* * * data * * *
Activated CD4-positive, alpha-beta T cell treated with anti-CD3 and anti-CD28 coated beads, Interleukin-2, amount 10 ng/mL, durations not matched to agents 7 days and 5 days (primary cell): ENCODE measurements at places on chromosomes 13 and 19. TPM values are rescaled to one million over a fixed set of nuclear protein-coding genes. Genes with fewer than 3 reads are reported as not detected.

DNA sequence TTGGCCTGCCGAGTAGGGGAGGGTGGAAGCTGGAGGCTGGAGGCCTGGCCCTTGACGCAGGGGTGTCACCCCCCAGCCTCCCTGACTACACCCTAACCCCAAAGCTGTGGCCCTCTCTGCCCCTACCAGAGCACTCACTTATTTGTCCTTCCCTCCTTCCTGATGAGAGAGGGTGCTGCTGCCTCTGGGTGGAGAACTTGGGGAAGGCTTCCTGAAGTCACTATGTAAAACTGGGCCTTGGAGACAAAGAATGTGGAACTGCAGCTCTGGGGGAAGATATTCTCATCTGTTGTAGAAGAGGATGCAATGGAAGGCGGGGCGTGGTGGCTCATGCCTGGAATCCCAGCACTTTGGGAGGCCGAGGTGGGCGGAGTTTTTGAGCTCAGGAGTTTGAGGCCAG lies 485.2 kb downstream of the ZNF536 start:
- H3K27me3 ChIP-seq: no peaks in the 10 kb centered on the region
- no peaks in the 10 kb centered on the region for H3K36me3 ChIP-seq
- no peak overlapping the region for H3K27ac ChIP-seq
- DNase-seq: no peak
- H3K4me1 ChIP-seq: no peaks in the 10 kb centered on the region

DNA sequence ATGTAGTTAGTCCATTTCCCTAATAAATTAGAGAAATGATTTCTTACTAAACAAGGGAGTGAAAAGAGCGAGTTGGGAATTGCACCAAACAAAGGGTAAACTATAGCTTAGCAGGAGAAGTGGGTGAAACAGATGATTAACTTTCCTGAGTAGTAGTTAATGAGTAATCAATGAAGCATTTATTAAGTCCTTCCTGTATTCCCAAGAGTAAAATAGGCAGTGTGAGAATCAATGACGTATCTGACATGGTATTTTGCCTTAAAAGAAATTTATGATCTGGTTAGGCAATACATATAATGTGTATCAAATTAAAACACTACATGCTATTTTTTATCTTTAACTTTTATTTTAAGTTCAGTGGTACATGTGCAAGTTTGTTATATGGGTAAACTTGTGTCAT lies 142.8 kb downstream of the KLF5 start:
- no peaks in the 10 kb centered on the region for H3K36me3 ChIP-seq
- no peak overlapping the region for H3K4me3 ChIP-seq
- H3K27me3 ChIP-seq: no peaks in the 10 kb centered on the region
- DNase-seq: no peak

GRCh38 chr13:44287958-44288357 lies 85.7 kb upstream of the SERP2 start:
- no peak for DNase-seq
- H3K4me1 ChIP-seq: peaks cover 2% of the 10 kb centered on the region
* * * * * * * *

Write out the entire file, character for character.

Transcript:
Activated CD4-positive, alpha-beta T cell treated with anti-CD3 and anti-CD28 coated beads, Interleukin-2, amount 10 ng/mL, durations not matched to agents 7 days and 5 days (primary cell): ENCODE measurements at places on chromosomes 13 and 19. TPM values are rescaled to one million over a fixed set of nuclear protein-coding genes. Genes with fewer than 3 reads are reported as not detected.

DNA sequence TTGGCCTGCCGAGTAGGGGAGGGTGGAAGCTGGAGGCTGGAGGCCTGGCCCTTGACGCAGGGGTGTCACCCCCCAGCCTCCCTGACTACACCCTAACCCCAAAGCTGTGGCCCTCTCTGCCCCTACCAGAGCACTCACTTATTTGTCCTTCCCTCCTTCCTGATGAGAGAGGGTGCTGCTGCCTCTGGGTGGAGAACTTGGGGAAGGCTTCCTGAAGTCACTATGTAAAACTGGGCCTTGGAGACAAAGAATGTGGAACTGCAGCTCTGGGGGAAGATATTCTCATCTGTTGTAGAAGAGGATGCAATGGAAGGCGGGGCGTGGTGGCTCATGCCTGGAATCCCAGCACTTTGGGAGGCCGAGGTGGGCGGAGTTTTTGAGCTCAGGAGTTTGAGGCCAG lies 485.2 kb downstream of the ZNF536 start:
- H3K27me3 ChIP-seq: no peaks in the 10 kb centered on the region
- no peaks in the 10 kb centered on the region for H3K36me3 ChIP-seq
- no peak overlapping the region for H3K27ac ChIP-seq
- DNase-seq: no peak
- H3K4me1 ChIP-seq: no peaks in the 10 kb centered on the region

DNA sequence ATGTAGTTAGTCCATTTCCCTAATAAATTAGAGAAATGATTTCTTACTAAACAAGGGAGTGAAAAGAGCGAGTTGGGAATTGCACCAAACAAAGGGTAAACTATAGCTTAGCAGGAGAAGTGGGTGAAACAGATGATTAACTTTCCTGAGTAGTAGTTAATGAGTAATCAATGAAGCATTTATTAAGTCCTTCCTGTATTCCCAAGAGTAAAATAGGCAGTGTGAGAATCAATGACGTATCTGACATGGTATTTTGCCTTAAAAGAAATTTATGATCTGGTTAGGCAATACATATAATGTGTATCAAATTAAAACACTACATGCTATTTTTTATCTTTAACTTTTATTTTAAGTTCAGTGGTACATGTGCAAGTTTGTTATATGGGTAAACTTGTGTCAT lies 142.8 kb downstream of the KLF5 start:
- no peaks in the 10 kb centered on the region for H3K36me3 ChIP-seq
- no peak overlapping the region for H3K4me3 ChIP-seq
- H3K27me3 ChIP-seq: no peaks in the 10 kb centered on the region
- DNase-seq: no peak

GRCh38 chr13:44287958-44288357 lies 85.7 kb upstream of the SERP2 start:
- no peak for DNase-seq
- H3K4me1 ChIP-seq: peaks cover 2% of the 10 kb centered on the region